Belfast Telegraph

Where is your honour? Joe Brolly rounds on Peadar Heffron's GAA club for silence over police officer's treatment

By Jonathan Bell

Former All-Ireland winner and GAA pundit Joe Brolly has called on Peadar Heffron's former club to make amends and apologise to the ex-police officer who was ostracised by some of the club after joining the police.

Mr Heffron spoke of being ostracised by some of this teammates at Creggan Kickhams GAC in Randalstown after joining the PSNI at the time of its formation in 2002. He was later the victim of a car bomb attack and was invalided out of the service.

After joining the new police service, Mr Heffron was boycotted by the club and fliers were passed around the dressing room targeting him.

While he was in a coma following the bomb attack, club officials visited his mother and father stressing they were only there in a personal capacity and in no way representing the club.

Creggan has refused to comment since the article was first published on Sunday.

All of us are guilty. All of us in the GAA in the six counties have been part of a culture of silence, of cowardice, of not doing the right thing. Joe Brolly

Writing for the first time since his Sunday Independent article, Joe Brolly criticised the club for hiding behind a "no comment" response. He said it could make amends by meeting with their former club member Peadar and apologise to him and establish a scholarship in his honour.

"They could absorb his terrible hurt, accept their treachery and cowardice and take it from there. Or they can take the coward's way out and stick with 'no comment'," he wrote in his Gaelic Life column.

"Ever since Sinn Fein and the SDLP did the peace deal and told us all that it was time for Catholics and nationalists and republicans to join the new force there has been a pretence that things are different.

Mr Brolly writes that the Ulster Council says "all the right things" but notes the small number of challenge matches between clubs and the PSNI.

After the attack on Mr Heffron and the murder of constable Ronan Kerr public figures "made all the right noises" before things went back to normal.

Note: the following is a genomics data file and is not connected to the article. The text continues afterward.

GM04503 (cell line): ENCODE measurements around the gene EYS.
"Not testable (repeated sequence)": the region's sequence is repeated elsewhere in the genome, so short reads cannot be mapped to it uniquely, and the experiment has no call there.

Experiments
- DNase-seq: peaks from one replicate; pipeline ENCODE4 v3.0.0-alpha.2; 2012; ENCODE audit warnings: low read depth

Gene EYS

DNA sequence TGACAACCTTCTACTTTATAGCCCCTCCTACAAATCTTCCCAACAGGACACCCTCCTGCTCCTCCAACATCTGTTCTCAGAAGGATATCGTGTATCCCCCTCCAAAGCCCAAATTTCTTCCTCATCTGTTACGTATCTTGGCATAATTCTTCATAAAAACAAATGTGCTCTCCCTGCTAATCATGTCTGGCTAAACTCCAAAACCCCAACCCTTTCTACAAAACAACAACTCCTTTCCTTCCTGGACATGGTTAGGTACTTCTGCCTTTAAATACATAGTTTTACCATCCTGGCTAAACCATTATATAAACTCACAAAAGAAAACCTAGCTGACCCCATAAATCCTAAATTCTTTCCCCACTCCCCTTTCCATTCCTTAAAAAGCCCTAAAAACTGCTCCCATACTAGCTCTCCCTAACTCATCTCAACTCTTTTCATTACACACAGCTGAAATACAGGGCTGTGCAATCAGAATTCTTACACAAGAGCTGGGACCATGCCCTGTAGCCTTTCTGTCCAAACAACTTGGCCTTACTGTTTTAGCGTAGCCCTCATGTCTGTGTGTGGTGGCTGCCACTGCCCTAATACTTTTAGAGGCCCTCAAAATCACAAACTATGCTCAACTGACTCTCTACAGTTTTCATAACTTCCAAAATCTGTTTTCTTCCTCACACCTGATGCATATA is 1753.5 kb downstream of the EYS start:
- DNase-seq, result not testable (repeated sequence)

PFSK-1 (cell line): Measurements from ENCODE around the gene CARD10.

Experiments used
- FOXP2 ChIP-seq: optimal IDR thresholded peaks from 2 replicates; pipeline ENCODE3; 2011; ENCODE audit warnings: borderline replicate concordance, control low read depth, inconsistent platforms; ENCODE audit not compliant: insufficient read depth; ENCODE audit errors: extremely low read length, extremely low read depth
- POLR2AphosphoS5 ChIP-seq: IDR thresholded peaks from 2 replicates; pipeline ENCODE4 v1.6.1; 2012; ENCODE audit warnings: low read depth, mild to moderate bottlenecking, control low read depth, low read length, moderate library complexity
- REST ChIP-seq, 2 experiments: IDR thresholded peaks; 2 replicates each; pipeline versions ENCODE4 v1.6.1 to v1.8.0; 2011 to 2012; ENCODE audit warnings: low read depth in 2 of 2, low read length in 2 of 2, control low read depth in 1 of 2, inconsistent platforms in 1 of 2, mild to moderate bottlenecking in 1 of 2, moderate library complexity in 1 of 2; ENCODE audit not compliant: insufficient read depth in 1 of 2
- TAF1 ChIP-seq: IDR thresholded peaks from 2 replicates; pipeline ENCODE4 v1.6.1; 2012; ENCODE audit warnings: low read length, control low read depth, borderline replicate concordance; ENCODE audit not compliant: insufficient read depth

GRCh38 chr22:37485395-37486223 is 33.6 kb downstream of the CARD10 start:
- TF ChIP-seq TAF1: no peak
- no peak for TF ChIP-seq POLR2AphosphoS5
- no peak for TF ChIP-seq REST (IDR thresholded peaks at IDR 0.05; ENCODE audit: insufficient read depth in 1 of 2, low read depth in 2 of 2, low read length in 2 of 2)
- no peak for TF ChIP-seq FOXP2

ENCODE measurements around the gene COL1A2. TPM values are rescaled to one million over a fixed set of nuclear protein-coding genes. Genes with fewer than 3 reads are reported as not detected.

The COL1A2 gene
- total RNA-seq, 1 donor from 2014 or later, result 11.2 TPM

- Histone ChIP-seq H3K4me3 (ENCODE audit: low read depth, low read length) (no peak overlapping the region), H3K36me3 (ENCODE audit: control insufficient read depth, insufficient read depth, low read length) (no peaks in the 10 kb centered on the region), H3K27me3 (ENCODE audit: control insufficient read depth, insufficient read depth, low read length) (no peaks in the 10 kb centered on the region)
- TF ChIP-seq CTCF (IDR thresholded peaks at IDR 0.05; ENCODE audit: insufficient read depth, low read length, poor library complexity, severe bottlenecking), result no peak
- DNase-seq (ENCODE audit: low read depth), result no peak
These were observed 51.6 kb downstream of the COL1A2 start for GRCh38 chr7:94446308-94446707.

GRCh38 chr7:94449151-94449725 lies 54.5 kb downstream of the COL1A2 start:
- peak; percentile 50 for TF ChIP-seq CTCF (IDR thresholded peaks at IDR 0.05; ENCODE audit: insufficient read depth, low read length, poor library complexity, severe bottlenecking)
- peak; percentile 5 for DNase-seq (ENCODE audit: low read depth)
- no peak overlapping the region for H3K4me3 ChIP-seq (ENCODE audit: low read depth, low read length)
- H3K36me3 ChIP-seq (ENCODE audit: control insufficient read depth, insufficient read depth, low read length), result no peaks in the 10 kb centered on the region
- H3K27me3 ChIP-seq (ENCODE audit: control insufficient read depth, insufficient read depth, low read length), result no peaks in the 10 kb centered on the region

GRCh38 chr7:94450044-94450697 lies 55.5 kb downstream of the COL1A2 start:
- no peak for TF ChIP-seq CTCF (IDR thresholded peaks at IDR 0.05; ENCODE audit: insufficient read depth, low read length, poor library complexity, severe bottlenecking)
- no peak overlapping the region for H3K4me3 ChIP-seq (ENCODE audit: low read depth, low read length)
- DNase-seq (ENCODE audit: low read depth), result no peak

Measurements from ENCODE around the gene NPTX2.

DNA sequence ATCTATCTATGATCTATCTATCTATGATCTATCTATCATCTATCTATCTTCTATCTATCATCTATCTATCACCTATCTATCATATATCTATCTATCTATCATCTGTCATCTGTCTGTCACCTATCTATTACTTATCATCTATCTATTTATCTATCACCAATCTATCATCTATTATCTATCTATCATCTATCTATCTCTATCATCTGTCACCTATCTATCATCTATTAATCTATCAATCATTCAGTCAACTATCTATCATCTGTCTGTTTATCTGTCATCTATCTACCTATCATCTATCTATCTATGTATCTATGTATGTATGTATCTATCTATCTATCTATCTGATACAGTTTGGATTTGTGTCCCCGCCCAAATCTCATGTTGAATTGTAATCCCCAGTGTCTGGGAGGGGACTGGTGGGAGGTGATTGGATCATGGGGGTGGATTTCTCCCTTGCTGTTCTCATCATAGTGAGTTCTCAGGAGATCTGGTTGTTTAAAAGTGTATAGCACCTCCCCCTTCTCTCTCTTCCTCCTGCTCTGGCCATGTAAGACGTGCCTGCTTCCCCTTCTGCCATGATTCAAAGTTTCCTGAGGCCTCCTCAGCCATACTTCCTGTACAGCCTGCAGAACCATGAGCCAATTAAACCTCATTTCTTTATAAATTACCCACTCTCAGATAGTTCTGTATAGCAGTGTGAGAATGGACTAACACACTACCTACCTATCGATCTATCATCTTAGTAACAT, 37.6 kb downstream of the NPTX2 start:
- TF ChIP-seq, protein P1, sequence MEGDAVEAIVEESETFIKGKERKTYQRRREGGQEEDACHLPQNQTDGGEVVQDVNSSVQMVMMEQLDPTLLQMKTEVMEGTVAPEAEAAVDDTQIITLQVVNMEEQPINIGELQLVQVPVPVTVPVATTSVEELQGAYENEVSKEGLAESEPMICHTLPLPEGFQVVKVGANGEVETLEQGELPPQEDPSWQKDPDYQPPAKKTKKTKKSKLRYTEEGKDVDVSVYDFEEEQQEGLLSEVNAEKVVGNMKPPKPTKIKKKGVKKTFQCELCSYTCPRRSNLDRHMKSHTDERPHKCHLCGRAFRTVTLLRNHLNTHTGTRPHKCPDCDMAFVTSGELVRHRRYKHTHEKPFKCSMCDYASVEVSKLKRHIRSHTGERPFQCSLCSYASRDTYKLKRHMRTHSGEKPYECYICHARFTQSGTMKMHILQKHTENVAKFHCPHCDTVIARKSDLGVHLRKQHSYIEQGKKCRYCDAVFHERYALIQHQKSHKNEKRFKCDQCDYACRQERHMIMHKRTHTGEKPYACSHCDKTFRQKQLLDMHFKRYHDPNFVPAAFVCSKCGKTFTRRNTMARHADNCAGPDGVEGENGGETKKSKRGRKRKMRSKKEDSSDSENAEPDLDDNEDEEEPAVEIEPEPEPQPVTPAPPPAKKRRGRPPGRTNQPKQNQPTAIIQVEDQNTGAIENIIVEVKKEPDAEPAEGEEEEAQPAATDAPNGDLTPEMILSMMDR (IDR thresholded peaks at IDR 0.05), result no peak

"Rather they went back to abnormal," he said.

"It is a long time since any of us stood on the streets chanting SSRUC. It is a long while since the IRA poured concrete over their weapons. Or since Martin McGuinness and Ian Paisley buried the biggest hatchet this country had ever seen."

Mr Brolly said that while Creggan - the club Peadar Heffron once belonged to - was heavily criticised in response to his article, he asked if any other club was better or would have acted differently.

"All of us are guilty. All of us in the GAA in the six counties have been part of a culture of silence, of cowardice, of not doing the right thing."

Creggan Kickhams GAC has continually refused to comment and given the chance by the Belfast Telegraph on Friday, a club spokesman said that remained the case.

Mr Brolly adds: "It is a fine club and has done great work over the past 20 years, but there is something rotten at the core they need to address now."

Quoting Edmund Burke's "all that is necessary for the triumph of evil is that good men do nothing," Mr Brolly said it was not good enough for those involved to think that they didn't want to speak out to avoid rocking the boat.

"How good were these men? When the team manager didn't pick him... when local republicans handed out fliers targeting Peadar... when he had his arse blow off.... Did you apologise to him and explain you were too afraid to step out of line at the time but bitterly regret it now?

"Or did you stand in the pub like a sheep, saying nothing glad nobody mentioned it?

"You know who you are. where is your courage? Where is your honour?"

Belfast Telegraph Digital

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